A baseline tire pressure is the recommended tire pressure, cold. In other words, it’s the tire pressure before your tires start rolling down the road.
There are two places which will give you an idea of what your tire pressures should be. The first is the permanently mounted placard containing max tire pressures, max load information, etc. This placard is similar to the one located on the driver’s side door jamb of most cars and trucks. The location of this placard will vary. The second is the max tire pressure located on the sidewall of your tire. It is very important that the cold tire pressure of your tire does not exceed the max tire pressure located on the side wall.
Another important factor in tire safety is weight. Tire pressures are greatly affected by weight! With the different load ratings, such as E, G, etc, tire pressure may increase at a faster rate, depending on the load rating of your tire. If you notice that your tire pressures are rapidly increasing, it is recommended that you weigh your RV and take into consideration the max load of your tires. It is also crucial to understand that even if your RV is under the max weight, it may not be loaded evenly. For example, if a double-axle travel trailer tire has a max load rating of 3,500 lbs., and the total weight of the travel trailer, loaded, is 12,00 lbs., it is still possible that one tire may be overloaded, depending on the disbursement of weight.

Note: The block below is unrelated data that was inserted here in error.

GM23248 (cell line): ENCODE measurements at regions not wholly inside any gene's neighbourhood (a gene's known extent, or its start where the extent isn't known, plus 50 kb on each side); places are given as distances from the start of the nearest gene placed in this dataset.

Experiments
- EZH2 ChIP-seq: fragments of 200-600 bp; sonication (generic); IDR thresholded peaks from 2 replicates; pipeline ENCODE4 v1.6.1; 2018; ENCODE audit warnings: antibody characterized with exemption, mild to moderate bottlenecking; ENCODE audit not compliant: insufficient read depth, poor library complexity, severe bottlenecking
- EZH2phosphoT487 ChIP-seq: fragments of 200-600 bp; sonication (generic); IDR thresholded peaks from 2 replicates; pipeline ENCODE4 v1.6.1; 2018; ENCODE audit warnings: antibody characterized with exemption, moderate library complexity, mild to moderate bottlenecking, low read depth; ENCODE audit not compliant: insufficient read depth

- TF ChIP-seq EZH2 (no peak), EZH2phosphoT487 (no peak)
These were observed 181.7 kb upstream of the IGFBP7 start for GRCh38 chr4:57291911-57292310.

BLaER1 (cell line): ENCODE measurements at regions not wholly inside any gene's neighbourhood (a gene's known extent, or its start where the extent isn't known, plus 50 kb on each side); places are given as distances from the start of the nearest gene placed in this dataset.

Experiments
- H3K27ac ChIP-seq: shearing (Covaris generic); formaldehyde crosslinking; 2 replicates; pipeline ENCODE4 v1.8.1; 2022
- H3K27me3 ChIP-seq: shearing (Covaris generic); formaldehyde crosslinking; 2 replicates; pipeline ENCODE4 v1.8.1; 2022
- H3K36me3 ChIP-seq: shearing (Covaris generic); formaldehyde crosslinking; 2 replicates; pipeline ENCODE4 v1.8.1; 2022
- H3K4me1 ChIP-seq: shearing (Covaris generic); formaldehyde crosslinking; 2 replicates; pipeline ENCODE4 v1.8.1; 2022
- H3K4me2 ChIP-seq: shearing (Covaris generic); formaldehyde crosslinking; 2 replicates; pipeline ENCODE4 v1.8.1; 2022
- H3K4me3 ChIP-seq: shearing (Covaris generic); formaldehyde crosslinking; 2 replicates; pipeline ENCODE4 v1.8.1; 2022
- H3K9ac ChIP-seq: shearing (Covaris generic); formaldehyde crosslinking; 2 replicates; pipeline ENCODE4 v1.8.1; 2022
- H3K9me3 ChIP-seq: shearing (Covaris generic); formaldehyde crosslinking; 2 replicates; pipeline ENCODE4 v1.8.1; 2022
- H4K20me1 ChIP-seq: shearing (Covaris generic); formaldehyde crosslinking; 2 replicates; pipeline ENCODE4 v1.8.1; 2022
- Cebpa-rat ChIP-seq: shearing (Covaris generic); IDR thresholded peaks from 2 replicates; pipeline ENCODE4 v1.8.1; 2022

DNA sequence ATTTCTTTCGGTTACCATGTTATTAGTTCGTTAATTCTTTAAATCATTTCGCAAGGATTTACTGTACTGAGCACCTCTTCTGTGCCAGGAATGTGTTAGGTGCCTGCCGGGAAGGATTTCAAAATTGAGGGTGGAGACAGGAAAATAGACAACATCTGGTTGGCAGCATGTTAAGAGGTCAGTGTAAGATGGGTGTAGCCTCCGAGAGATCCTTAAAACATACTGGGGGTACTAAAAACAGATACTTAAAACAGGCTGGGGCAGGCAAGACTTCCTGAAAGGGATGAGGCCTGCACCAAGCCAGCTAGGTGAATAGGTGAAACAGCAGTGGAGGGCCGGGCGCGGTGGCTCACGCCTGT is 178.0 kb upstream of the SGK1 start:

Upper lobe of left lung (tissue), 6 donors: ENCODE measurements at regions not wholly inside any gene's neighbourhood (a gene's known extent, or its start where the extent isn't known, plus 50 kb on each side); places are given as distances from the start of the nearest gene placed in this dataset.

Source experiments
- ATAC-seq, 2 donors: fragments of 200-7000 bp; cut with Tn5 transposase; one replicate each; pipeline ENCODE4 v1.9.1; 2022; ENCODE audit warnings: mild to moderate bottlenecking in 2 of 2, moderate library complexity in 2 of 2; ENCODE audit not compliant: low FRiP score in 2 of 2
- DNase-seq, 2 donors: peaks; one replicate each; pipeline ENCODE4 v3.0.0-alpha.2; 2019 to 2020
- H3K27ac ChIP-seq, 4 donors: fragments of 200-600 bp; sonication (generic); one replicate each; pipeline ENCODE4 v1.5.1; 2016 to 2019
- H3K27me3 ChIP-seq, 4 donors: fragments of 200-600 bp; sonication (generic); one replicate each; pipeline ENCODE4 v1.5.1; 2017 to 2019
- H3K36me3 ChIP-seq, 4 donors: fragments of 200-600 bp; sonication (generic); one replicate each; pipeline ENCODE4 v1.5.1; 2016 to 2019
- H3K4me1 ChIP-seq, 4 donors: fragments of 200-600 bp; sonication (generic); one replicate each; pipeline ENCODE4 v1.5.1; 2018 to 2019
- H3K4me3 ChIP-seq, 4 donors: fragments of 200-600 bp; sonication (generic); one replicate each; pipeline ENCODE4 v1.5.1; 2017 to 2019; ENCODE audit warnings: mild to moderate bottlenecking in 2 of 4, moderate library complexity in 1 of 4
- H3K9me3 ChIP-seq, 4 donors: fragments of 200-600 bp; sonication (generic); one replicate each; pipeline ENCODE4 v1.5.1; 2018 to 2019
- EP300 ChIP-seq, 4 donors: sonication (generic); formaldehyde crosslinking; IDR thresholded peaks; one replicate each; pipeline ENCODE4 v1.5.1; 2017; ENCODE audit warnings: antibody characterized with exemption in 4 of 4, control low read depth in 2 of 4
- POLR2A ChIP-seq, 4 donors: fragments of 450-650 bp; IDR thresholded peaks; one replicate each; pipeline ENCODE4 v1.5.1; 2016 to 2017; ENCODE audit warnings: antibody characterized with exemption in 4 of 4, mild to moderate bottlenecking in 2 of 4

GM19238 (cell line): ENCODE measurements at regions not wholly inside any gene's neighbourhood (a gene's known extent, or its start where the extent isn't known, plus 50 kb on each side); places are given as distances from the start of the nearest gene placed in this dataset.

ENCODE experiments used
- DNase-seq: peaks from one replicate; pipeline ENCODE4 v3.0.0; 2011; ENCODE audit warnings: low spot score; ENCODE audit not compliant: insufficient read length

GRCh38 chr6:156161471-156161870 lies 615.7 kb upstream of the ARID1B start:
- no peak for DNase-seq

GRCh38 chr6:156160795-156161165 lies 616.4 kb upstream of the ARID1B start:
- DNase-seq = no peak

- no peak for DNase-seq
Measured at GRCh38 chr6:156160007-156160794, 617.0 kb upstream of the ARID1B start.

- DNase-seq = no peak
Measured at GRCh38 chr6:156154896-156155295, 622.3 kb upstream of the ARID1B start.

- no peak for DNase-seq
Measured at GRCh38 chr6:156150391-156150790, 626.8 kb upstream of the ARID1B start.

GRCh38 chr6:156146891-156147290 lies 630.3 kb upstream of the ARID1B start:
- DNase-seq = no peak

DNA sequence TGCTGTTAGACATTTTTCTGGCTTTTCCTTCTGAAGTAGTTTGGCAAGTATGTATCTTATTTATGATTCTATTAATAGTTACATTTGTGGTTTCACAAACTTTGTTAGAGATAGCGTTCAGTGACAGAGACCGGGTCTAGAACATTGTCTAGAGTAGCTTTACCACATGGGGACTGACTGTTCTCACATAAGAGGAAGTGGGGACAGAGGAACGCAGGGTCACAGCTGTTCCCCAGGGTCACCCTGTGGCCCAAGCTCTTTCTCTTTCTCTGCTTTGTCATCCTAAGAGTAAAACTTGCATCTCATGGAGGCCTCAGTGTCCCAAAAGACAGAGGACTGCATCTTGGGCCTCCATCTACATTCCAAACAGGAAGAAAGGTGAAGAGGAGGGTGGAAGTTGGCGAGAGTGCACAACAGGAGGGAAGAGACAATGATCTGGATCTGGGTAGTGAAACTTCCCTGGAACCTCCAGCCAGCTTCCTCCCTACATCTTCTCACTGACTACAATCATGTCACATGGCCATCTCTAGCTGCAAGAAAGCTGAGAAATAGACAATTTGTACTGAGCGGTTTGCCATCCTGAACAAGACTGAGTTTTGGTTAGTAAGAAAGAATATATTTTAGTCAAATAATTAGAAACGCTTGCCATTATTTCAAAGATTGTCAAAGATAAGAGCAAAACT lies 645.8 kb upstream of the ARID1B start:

A great resource for tire inflation and load is the manufacturer of your tire. Each tire manufacturer provides load and inflation charts for ST (Special Trailer), LT (Light Truck), HD (Heavy Duty) or RV tires, located on their website.
The best way to know exactly what pressures to run is by having your vehicle professionally weighed. There are many excellent resources providing this service such as the RVSEF (www.RVSafety.com), as well as Escapees RV Club (www.escapees.com).